In my last two columns I wrote about filling out my Advanced Directive.

I recalled my friend Bob’s illness. Several years ago, Bob was hospitalized with a serious but treatable illness.

Life support measures kept Bob alive while his body healed. Today he continues to live a healthy and productive life.

Now let’s consider a different scenario—a situation in which life support measures such as ventilators and feeding tubes are the only things keeping a patient alive.

This time I’ll be the patient. Unlike Bob, let’s say I have no chance of recovery from my illness.

Suppose I’m in an Intensive Care Unit (ICU), kept alive by means of machines that breathe for me and tubes to provide fluids and nutrients. I have irreversible loss of brain function.

In this situation, I am not able to tell my doctors or my family what kind of treatment I want or do not want.

Without a say so from my family, I could remain in a limbo of machines and tubes indefinitely.

And without Advanced Directives I would leave my family facing wrenching decisions.

With this paperwork in place, my family will be better able to speak for me if I can’t speak for myself.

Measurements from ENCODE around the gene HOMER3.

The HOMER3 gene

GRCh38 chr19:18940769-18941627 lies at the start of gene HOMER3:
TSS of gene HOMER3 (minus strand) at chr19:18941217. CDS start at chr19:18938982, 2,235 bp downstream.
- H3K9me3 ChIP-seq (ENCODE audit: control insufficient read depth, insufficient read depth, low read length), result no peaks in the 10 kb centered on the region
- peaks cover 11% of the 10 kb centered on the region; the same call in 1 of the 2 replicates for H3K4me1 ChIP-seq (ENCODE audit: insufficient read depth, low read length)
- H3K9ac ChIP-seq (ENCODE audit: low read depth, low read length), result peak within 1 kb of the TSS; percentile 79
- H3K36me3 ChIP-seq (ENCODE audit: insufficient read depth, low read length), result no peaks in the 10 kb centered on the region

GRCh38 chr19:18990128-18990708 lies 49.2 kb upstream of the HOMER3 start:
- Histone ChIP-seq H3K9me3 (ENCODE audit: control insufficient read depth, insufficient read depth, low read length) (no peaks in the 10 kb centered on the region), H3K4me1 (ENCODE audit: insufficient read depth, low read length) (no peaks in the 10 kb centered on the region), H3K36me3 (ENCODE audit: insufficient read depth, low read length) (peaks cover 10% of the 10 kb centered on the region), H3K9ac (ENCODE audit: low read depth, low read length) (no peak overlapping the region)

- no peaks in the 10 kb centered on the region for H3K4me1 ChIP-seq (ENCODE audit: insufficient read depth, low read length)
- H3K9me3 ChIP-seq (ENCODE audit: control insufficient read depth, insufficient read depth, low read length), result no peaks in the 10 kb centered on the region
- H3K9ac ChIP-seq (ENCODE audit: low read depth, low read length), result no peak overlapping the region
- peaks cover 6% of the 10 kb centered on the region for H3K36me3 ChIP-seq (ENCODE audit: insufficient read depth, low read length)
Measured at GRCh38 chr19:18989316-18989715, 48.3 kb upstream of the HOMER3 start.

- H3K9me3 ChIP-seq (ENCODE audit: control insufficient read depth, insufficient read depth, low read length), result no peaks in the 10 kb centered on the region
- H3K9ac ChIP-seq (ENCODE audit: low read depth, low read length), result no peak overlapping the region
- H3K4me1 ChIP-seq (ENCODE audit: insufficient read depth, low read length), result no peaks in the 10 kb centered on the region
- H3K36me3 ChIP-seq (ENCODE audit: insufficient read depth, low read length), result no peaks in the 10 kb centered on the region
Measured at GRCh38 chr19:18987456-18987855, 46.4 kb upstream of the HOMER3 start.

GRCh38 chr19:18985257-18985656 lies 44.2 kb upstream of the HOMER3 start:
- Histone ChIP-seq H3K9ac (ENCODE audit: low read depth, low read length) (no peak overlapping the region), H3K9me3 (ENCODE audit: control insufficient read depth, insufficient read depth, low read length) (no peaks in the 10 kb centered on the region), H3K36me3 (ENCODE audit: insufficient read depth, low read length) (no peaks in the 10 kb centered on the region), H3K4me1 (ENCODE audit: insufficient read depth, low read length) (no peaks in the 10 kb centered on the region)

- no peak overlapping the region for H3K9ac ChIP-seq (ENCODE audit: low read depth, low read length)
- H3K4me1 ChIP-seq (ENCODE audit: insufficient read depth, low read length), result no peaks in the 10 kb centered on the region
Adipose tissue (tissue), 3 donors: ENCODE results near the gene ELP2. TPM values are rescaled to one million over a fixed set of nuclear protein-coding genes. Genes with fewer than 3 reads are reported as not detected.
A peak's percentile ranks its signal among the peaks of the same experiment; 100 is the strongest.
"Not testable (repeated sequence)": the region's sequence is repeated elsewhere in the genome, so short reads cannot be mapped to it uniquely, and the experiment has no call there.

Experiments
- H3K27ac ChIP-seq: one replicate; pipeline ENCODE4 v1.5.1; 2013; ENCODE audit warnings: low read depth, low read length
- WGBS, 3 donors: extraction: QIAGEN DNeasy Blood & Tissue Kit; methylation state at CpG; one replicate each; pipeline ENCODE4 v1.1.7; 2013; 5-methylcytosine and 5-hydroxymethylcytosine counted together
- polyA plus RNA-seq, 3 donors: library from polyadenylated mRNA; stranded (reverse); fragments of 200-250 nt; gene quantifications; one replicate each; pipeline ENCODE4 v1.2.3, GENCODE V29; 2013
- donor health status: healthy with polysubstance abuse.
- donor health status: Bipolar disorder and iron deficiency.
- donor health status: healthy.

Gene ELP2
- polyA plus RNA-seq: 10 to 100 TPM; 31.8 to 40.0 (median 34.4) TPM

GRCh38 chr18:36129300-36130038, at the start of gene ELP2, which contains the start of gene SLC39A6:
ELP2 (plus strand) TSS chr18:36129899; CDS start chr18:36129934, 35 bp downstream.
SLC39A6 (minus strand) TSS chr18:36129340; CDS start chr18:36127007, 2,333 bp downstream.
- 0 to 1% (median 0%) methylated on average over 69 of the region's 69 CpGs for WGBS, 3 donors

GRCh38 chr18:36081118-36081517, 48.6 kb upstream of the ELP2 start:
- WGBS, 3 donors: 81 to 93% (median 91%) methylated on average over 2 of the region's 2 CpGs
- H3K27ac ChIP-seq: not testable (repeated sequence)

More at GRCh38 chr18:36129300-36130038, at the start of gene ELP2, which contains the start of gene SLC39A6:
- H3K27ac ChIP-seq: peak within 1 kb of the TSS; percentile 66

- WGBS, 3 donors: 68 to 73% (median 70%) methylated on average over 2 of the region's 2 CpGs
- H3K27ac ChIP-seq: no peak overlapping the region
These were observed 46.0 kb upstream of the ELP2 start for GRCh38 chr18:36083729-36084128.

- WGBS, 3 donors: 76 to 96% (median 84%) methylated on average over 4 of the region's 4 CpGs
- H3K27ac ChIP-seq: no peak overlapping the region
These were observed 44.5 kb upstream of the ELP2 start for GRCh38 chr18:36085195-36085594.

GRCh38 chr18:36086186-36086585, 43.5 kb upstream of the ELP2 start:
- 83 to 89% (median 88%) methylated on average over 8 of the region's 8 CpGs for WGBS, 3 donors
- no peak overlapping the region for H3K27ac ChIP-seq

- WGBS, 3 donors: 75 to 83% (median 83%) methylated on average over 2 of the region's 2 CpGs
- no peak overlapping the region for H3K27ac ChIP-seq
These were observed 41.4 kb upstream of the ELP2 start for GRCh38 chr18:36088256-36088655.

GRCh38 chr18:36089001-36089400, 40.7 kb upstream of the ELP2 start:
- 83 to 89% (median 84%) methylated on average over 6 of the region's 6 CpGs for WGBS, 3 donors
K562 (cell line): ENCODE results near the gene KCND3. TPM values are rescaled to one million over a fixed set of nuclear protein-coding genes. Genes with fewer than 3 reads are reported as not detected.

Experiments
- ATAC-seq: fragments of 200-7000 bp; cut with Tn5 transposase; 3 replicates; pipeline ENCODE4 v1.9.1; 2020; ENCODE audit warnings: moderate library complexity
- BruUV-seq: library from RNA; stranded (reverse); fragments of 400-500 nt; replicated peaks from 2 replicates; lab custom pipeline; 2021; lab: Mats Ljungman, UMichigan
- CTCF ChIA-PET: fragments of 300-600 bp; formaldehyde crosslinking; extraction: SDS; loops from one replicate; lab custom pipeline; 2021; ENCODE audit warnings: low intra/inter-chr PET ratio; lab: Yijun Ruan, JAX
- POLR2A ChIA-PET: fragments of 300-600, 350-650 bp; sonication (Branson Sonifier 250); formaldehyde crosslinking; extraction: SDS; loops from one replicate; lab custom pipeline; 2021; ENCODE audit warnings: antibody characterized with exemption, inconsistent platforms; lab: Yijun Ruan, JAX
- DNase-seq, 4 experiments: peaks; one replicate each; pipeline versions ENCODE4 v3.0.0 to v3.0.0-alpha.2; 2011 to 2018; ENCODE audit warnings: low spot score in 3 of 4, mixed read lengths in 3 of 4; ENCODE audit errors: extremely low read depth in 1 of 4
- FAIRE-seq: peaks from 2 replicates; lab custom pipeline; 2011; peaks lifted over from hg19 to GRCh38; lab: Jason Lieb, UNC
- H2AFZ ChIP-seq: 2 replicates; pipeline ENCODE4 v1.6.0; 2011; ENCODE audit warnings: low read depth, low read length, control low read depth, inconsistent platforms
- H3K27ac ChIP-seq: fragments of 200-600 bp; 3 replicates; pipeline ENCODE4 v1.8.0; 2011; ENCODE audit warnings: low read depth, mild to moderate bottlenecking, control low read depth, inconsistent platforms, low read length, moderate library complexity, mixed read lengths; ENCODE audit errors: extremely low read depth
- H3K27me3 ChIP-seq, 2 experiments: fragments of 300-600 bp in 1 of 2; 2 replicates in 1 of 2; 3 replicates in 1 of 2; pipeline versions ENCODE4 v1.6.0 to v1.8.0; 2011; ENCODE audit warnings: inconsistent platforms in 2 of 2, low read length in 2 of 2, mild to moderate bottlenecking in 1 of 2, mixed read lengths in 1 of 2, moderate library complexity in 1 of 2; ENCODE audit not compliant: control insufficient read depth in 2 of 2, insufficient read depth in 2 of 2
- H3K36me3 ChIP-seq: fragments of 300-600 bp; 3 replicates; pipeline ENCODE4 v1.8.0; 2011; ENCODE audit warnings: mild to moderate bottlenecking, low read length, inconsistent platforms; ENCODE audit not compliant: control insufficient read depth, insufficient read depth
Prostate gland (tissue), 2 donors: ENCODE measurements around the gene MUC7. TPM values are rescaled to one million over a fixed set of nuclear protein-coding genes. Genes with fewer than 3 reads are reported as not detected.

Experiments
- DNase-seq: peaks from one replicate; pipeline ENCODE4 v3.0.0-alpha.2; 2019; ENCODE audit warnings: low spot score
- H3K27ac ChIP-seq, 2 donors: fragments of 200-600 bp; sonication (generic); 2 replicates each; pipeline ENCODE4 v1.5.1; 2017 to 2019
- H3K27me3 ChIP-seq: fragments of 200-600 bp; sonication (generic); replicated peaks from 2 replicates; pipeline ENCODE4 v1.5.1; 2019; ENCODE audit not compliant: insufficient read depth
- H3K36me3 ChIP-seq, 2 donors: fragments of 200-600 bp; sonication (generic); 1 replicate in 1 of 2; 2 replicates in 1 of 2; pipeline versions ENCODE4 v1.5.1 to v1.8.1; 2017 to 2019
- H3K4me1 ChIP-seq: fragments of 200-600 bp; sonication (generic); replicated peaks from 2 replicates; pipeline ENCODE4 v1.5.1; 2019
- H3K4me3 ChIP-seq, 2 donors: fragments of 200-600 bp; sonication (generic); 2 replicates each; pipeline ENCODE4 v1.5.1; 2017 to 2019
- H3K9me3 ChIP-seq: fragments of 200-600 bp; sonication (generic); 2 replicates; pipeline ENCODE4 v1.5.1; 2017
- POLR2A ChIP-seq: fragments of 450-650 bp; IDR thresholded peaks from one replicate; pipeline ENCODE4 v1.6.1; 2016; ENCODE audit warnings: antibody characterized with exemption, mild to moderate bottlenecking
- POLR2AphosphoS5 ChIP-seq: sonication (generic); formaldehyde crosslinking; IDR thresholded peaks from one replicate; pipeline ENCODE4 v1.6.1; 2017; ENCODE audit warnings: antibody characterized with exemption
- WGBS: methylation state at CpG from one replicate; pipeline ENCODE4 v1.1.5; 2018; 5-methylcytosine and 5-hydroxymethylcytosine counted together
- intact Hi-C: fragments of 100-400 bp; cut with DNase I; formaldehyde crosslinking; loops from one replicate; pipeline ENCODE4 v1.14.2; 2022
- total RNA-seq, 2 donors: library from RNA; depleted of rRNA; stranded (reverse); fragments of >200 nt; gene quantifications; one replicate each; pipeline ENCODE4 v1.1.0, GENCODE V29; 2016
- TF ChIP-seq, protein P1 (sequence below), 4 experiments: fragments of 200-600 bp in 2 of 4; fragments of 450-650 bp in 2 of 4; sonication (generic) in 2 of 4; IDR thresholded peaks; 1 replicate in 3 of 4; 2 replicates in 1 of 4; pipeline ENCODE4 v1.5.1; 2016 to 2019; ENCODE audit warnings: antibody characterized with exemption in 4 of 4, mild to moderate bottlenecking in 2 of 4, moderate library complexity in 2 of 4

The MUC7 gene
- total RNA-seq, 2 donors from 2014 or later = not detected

I had a good conversation with family members about my End off Life Wishes—so it seemed time to put pen to paper.

I opened The Colorado Hospital Association’s pamphlet: Your Right to Make Healthcare Decisions.

This booklet offers information and forms for advanced planning.

The booklet includes several parts. The most important section in my mind is the Medical Durable Power of Attorney.

By filling out this form, I appointed one of our daughters to make medical decisions for me if I’m incapacitated. Our other daughters are designated to step in if needed.

Another section in the booklet is a form for a Living Will.

This second form lets you put into writing the kind of medical care you want—or don’t want.

A third form in the booklet lets you decide whether you want CPR (Cardio Pulmonary Resuscitation) if your heart stops or you stop breathing.

While Advanced Directives don’t try to answer every question that may arise, hopefully these forms will help family and medical staff if I’m unable to speak for myself.

I’m glad I completed the Advanced Directives, but I found it difficult to wade through all the legal jargon in the documents.

I think a class to help fill out such documents would be helpful.

Apparently others also find this task daunting since only about 25% of adults have filled out these forms.

I can’t speak for others, but what I really needed was an Advanced Directives for Dummies book.

I have mailed copies of m Advanced Directives to my physician and to our daughter. And I have one copy tucked away in our freezer—right next to the frozen peas.

Filling out Advanced Directives ranks right up there with root canals, colonoscopy preps and IRS forms. But if I can trudge through this form so can you!


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